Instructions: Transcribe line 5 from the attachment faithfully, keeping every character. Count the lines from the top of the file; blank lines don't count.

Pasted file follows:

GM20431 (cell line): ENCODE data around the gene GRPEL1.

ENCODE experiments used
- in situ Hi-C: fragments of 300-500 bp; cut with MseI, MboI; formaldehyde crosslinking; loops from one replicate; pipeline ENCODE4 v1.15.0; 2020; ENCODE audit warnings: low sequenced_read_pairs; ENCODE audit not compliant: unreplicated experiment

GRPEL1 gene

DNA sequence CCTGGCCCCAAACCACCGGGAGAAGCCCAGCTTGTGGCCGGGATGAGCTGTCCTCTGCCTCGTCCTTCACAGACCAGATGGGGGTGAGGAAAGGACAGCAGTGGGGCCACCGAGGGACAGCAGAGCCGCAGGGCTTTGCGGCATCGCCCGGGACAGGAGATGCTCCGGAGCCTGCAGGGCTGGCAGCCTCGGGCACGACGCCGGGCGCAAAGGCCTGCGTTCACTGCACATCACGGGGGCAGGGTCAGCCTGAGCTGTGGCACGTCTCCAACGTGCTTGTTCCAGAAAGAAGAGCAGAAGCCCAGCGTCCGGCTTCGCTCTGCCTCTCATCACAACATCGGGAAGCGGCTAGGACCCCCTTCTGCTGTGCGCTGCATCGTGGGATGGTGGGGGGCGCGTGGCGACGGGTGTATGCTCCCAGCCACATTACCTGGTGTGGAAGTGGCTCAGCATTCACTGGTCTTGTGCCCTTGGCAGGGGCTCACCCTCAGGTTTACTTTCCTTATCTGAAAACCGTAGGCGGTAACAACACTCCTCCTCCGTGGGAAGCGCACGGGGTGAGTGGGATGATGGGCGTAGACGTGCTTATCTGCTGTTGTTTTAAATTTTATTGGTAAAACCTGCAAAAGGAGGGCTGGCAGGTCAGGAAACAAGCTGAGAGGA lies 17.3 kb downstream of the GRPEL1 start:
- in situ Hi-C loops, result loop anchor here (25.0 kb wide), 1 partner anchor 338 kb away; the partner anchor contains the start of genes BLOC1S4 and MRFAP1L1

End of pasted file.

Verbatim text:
DNA sequence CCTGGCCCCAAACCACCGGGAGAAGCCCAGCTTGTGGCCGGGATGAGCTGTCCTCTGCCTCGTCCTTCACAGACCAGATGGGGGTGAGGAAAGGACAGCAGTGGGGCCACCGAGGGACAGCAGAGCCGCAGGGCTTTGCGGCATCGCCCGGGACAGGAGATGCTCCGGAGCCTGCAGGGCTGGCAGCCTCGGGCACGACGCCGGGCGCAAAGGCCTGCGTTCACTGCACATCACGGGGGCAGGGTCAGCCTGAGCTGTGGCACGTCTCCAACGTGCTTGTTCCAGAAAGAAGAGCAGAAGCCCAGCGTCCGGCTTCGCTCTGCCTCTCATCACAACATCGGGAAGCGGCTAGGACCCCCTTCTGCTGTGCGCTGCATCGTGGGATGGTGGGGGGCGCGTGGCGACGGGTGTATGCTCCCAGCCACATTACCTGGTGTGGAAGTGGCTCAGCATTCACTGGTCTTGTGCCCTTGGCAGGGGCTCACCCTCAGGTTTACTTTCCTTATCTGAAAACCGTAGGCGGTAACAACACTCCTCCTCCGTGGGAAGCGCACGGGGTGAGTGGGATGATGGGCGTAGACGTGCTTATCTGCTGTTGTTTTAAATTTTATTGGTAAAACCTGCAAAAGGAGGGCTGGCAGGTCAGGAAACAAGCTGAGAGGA lies 17.3 kb downstream of the GRPEL1 start: